DHS's Securing the Cities program seeks to give state and local agencies the ability to detect and deter nuclear terrorism, including dirty bombs. It provides funding for equipment, such as radiation detectors, and training for up to 5 years. Participating cities are required to submit plans and show potential future funding sources for sustaining these programs after DHS funding ends.
We found DHS does not fully track program spending and performance, and has not addressed challenges to sustaining these programs.
We made 4 recommendations, including that DHS collect more spending information and address sustainment challenges.
Personal radiation detector, left, and radiation isotope identification device
Photos of detectors
What GAO Found
The Department of Homeland Security (DHS) does not collect information to fully track cities' use of Securing the Cities (STC) program funds for approved purposes and to assess their performance in the program. To reduce the risk of successful deployment of nuclear or radiological weapons in U.S. cities, the program establishes local threat detection and deterrence capabilities. DHS tracks cities' spending of program funds and some performance data through cities' quarterly reports but does not collect other data on itemized expenditures and to assess how effectively cities achieved performance metrics and program milestones or how they performed in drills that simulate a threat. For example, DHS does not compare information on expenditures to the purchase plans it approved for cities. As a result, DHS does not know the dollar amounts cities actually spent on program purchases. Expenditure data GAO requested show that cities spent most funds on detection equipment—that is, $94.5 million of the $144.8 million cities spent through June 30, 2018. By regularly collecting expenditure information from cities and comparing it to approved purchase plans, DHS could better ensure these funds were spent consistent with program goals.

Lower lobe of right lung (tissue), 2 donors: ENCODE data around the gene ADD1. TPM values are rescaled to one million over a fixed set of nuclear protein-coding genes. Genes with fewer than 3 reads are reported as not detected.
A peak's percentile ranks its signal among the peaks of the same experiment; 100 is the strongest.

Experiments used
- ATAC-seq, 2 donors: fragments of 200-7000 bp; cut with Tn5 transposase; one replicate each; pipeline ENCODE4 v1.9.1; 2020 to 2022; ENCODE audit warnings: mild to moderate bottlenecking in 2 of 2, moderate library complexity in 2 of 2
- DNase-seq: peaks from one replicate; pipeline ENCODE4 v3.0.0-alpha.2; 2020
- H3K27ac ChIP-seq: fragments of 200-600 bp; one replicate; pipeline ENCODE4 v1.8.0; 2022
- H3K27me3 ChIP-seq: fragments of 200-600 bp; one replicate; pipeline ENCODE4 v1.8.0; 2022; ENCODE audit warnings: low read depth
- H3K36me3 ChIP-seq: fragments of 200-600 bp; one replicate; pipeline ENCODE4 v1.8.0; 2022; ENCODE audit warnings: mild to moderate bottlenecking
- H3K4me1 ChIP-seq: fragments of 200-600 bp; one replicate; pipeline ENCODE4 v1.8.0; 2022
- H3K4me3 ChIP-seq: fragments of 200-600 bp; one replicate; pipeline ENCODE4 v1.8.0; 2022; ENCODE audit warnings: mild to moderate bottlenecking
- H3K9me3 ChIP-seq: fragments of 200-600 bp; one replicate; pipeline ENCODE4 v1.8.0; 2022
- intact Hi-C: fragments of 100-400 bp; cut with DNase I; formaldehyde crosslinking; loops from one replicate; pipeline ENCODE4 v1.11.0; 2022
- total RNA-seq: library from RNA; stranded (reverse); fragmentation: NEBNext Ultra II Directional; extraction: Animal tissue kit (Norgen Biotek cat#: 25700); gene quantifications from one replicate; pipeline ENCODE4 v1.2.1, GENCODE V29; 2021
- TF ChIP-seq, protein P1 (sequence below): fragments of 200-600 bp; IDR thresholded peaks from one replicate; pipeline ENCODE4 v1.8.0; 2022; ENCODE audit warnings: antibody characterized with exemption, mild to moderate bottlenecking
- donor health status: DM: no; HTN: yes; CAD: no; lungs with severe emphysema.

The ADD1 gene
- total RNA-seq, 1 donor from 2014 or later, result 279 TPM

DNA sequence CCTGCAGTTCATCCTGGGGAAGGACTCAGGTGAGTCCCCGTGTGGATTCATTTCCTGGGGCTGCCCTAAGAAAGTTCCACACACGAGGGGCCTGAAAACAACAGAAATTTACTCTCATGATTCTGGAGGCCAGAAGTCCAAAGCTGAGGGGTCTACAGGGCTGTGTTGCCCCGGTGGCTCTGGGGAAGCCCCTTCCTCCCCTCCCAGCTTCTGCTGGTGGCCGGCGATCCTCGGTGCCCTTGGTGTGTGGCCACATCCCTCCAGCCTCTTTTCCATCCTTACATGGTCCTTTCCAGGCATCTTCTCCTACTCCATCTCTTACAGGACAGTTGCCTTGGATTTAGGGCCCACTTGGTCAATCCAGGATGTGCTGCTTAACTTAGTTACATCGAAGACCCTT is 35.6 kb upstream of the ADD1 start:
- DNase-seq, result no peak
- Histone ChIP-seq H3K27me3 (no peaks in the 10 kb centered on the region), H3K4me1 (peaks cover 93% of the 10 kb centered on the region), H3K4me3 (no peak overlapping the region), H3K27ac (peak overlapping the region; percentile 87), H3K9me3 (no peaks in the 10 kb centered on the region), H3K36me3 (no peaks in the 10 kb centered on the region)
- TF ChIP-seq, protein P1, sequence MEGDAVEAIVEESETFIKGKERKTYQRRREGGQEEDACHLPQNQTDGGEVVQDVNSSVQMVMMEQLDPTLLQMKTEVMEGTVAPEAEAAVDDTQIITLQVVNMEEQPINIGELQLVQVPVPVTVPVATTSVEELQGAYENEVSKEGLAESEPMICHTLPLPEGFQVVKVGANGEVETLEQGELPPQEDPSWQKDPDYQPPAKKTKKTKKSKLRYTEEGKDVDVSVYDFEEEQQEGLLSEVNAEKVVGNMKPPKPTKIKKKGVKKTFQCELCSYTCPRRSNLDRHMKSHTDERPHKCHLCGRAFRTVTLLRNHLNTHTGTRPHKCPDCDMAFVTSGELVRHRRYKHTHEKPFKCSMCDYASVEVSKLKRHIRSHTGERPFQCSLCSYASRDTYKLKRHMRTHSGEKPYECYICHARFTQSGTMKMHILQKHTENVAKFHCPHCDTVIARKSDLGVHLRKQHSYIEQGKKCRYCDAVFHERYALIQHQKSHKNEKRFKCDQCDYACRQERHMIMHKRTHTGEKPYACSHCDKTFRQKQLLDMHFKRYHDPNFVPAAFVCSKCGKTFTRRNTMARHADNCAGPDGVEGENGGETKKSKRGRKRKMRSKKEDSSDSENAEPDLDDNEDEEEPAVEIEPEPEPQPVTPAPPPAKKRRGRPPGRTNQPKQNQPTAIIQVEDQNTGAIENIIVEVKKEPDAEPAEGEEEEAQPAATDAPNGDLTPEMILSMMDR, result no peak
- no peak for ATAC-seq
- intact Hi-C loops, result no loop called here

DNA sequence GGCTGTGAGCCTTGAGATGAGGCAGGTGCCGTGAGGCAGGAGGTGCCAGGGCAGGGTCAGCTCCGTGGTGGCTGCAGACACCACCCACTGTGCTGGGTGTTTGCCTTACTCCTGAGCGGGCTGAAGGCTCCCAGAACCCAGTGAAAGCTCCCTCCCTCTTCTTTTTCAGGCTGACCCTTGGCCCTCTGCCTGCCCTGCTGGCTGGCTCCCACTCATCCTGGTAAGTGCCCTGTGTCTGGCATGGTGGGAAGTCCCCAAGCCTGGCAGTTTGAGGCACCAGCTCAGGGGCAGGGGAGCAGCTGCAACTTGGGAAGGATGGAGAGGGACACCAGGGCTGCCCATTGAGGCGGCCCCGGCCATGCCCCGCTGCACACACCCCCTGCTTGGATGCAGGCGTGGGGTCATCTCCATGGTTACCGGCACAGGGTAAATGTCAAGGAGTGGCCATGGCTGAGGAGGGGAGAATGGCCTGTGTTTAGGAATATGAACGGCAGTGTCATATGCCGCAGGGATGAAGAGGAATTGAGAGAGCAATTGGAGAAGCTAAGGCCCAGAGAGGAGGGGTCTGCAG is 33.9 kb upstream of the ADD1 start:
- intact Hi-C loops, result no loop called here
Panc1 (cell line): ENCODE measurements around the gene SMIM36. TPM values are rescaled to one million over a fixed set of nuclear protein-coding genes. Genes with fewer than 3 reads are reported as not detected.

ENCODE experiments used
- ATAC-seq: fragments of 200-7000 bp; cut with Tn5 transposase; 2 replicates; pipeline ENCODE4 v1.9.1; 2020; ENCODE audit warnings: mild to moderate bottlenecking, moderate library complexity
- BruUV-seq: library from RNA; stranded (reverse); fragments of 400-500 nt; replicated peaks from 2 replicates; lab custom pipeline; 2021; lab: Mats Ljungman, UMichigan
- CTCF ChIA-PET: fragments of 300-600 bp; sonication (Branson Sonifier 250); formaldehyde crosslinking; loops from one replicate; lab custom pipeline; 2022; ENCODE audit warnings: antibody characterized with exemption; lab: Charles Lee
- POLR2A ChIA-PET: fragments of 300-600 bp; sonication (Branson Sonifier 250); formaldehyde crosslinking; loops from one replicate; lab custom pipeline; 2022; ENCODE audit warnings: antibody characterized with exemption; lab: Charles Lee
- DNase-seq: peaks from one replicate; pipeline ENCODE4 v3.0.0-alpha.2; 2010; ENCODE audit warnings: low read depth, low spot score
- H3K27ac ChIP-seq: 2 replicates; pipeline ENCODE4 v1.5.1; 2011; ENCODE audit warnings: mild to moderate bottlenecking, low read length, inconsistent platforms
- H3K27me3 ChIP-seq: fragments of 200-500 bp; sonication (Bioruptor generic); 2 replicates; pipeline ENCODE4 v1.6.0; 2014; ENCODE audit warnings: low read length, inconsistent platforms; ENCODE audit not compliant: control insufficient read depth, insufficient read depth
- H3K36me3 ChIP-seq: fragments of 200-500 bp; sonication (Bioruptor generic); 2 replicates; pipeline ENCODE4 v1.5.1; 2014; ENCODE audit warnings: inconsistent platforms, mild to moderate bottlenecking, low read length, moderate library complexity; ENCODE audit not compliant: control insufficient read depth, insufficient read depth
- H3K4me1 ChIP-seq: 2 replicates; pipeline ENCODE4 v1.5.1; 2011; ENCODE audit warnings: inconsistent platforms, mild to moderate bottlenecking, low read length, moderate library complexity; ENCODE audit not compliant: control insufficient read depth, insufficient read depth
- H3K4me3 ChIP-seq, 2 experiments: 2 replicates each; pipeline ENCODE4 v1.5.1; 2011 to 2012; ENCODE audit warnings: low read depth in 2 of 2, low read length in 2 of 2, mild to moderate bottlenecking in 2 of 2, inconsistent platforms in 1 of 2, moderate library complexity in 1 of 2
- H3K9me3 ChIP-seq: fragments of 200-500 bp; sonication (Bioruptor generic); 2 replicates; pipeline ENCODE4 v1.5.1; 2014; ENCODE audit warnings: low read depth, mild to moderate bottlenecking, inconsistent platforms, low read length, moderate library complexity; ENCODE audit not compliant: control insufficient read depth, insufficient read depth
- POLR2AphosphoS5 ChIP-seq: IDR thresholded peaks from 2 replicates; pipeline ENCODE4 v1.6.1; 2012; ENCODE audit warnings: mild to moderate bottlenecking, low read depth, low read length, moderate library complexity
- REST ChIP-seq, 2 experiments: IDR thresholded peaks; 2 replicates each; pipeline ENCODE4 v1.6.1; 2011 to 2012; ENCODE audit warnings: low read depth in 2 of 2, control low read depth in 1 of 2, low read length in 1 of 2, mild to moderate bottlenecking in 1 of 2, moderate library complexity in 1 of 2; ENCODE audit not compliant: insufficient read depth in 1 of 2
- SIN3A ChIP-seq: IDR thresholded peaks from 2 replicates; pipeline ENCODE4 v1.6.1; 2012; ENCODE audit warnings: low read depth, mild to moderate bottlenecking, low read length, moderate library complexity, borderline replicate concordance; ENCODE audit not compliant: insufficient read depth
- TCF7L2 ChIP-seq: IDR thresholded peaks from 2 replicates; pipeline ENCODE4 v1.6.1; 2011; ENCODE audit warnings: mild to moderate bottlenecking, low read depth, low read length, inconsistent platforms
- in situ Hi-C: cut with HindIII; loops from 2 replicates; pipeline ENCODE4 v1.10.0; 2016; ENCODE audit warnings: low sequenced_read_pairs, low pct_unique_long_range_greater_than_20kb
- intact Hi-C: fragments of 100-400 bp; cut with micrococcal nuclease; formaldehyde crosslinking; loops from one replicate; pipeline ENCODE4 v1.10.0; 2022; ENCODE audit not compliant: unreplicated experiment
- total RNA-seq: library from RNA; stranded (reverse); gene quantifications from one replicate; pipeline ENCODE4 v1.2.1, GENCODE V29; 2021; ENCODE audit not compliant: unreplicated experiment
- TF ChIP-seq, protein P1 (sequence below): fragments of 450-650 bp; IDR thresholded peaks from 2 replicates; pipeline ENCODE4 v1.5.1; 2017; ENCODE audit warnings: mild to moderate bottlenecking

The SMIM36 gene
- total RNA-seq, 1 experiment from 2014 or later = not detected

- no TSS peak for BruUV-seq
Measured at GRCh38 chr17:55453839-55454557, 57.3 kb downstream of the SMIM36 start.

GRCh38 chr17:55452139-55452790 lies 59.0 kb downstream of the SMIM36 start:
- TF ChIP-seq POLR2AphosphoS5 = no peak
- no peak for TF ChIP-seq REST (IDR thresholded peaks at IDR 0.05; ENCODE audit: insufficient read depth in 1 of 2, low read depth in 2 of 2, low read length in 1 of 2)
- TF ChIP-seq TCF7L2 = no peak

DHS does not have assurance that cities can sustain threat detection and deterrence capabilities gained through the STC program. DHS has not enforced planning requirements for sustaining those capabilities and has taken limited action to help cities do so, although encouraging sustainment is one of its primary program goals. Officials from the five cities in the program told GAO that they anticipate funding challenges that will adversely impact their ability to sustain capabilities over time. For example, several city officials said they cannot rely on other DHS or federal grant programs or local sources of funding once STC funding ends. Unless DHS analyzes risks related to sustainment, works with cities to address these risks, and enforces sustainment-planning requirements for cities in the program in the future, program participants could see their radiological detection programs and related capabilities deteriorate.